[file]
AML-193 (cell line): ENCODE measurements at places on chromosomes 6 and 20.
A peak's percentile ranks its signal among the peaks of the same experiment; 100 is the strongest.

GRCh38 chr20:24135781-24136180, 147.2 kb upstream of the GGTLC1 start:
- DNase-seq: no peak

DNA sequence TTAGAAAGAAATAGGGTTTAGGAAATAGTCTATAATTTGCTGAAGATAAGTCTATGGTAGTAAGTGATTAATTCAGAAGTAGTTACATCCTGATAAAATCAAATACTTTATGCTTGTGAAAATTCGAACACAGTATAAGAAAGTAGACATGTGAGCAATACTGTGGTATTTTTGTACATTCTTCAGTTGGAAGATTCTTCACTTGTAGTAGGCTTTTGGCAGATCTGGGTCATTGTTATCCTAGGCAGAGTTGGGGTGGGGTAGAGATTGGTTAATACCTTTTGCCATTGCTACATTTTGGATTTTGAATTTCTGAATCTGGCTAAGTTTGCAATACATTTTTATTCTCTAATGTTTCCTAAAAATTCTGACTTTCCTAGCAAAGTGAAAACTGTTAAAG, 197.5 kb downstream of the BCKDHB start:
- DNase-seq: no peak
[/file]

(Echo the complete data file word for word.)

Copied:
AML-193 (cell line): ENCODE measurements at places on chromosomes 6 and 20.
A peak's percentile ranks its signal among the peaks of the same experiment; 100 is the strongest.

GRCh38 chr20:24135781-24136180, 147.2 kb upstream of the GGTLC1 start:
- DNase-seq: no peak

DNA sequence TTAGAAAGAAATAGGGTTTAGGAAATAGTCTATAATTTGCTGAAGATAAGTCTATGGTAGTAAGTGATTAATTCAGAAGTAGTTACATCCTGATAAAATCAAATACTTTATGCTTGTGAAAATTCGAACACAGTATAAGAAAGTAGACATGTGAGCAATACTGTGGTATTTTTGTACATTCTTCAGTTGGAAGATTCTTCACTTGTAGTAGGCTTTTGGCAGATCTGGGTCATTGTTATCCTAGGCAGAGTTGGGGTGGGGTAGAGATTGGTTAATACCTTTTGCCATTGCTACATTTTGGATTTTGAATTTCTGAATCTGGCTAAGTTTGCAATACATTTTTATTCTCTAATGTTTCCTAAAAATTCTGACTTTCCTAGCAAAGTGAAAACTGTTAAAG, 197.5 kb downstream of the BCKDHB start:
- DNase-seq: no peak